1. We live in a Mexico, where schools (both public and private) all have uniforms, and where home education is not yet well known. Having a uniform for our homeschool allows our children to be less of an “oddity” in our society, and also avoids lots of questions if we should need to take them with us on an errand during school hours.

2. We use khaki pants (for boys) and khaki skirts (for girls) with a unisex polo shirt of a solid dark color. This is cost effective for us because the children can pass the shirts down from one to the next regardless of sex, and it cuts down on shopping time as we can get all the shirts in one stop. It’s a classic look and the dark color polo is kind to the inevitable food and marker stains. We  also chose to get ours embroidered with our homeschool name to make it more formal and “uniform” looking.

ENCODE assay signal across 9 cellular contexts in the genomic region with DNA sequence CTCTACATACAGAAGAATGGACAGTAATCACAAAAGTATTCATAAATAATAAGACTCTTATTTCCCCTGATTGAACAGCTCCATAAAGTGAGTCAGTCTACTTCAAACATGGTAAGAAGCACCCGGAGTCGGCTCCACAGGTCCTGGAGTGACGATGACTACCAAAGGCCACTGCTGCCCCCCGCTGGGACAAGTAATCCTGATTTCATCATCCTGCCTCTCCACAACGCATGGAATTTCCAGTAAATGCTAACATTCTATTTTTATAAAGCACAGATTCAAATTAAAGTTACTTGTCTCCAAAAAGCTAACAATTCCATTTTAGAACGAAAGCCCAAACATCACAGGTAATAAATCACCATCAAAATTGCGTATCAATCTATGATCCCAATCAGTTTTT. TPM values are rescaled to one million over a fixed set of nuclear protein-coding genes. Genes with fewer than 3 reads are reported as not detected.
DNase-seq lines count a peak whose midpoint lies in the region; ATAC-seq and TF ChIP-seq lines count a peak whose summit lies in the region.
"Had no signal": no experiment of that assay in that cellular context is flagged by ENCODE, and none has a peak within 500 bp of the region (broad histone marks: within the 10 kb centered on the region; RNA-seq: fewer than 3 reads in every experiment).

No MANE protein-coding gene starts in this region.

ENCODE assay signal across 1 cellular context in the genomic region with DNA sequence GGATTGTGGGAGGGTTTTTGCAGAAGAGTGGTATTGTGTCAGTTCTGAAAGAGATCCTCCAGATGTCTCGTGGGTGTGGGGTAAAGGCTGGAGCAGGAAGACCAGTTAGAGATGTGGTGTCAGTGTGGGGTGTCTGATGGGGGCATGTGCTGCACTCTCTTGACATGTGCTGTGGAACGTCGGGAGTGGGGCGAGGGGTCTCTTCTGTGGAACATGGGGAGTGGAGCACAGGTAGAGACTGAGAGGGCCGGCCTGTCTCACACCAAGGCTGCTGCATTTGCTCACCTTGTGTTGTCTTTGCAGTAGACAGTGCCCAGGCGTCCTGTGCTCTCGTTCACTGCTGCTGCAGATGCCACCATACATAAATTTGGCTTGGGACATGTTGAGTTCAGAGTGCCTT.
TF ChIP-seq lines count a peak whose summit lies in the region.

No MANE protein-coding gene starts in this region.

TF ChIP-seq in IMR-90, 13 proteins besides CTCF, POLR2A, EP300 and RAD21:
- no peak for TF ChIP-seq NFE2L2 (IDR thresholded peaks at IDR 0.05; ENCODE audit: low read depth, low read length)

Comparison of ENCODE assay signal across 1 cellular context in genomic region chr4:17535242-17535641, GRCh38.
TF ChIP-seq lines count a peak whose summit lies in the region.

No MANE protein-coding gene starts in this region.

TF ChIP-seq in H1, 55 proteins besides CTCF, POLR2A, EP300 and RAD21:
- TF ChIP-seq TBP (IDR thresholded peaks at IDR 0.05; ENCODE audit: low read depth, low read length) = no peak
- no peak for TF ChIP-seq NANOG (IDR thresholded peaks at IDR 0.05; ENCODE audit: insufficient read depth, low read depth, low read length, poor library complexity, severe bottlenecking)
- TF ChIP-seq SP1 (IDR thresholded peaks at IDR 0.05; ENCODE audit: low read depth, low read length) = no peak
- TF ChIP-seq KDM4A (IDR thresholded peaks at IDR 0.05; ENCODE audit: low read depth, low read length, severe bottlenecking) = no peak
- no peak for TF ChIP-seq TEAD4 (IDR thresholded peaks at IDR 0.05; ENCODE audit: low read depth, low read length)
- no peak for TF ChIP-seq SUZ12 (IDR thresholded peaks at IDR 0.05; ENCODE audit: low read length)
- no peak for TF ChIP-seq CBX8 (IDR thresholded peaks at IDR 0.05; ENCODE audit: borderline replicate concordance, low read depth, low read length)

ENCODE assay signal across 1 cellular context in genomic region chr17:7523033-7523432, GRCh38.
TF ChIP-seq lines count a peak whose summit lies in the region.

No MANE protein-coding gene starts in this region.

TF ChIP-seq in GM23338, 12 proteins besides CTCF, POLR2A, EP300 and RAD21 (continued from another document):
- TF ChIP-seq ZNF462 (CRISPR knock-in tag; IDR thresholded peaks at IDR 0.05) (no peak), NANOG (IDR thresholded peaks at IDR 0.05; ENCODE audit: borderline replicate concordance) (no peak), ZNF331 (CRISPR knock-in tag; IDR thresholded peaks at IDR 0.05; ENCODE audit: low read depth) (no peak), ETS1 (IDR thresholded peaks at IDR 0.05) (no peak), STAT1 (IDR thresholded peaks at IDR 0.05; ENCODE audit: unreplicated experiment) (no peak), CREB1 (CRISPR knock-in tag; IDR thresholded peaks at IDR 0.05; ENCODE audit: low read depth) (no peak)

3. Our children are third-culture kids, and they already feel like they “don’t belong” in lots of areas. They don’t look like their darker skinned friends. They speak two languages naturally, while their friends here speak one and their cousins in the US speak another. They don’t go to public schools, and the list goes on and on. Because of this we chose to name our homeschool and design our own logo, which we get embroidered on the shirts and use on their school folders and other things. This gives them a sense of identity, something to be a part of and be proud of, and it has been a healthy choice for our family.